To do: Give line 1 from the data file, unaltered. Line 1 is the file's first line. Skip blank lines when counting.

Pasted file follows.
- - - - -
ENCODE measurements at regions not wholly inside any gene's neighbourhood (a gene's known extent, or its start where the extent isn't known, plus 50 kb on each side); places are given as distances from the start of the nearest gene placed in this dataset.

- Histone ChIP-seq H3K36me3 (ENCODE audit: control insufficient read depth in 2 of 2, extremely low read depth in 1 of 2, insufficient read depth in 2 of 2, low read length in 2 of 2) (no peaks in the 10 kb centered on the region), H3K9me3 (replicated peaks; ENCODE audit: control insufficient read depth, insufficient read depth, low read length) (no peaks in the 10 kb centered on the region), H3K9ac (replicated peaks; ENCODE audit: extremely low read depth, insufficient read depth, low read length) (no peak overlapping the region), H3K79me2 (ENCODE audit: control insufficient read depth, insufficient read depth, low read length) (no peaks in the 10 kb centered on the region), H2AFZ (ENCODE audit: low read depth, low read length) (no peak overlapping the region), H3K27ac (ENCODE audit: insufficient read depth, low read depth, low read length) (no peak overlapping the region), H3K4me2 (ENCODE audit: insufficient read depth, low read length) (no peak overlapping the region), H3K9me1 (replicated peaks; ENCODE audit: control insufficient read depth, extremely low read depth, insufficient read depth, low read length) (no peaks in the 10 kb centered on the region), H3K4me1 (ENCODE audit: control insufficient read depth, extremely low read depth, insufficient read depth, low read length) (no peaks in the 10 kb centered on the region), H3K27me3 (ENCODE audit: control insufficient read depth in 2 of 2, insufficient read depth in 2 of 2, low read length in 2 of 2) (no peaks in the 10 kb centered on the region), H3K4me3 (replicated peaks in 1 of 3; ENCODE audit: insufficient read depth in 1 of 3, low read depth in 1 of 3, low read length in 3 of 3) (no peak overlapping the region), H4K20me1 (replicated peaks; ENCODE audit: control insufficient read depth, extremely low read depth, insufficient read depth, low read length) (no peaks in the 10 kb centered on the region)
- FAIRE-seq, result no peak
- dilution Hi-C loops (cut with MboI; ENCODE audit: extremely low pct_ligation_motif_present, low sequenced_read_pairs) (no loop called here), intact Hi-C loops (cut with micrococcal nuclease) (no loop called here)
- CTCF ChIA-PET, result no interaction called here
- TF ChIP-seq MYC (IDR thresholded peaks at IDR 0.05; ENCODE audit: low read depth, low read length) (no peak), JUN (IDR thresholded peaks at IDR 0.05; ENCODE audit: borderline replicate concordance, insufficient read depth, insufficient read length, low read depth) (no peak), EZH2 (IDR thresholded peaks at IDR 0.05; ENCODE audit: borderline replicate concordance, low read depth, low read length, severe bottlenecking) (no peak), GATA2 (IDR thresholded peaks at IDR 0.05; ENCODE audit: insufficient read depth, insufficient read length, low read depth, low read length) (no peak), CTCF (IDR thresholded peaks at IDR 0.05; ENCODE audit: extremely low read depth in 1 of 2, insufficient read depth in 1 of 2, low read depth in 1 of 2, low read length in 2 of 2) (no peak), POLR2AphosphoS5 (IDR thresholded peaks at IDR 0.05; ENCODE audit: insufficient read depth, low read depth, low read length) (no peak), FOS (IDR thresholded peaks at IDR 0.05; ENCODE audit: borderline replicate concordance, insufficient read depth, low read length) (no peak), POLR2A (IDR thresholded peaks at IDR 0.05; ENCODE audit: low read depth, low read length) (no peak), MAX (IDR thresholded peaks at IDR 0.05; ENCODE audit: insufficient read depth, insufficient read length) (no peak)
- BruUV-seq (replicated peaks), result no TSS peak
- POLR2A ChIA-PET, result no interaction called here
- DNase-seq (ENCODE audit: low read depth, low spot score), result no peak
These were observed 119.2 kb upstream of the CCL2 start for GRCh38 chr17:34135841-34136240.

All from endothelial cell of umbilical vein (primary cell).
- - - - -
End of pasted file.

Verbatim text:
ENCODE measurements at regions not wholly inside any gene's neighbourhood (a gene's known extent, or its start where the extent isn't known, plus 50 kb on each side); places are given as distances from the start of the nearest gene placed in this dataset.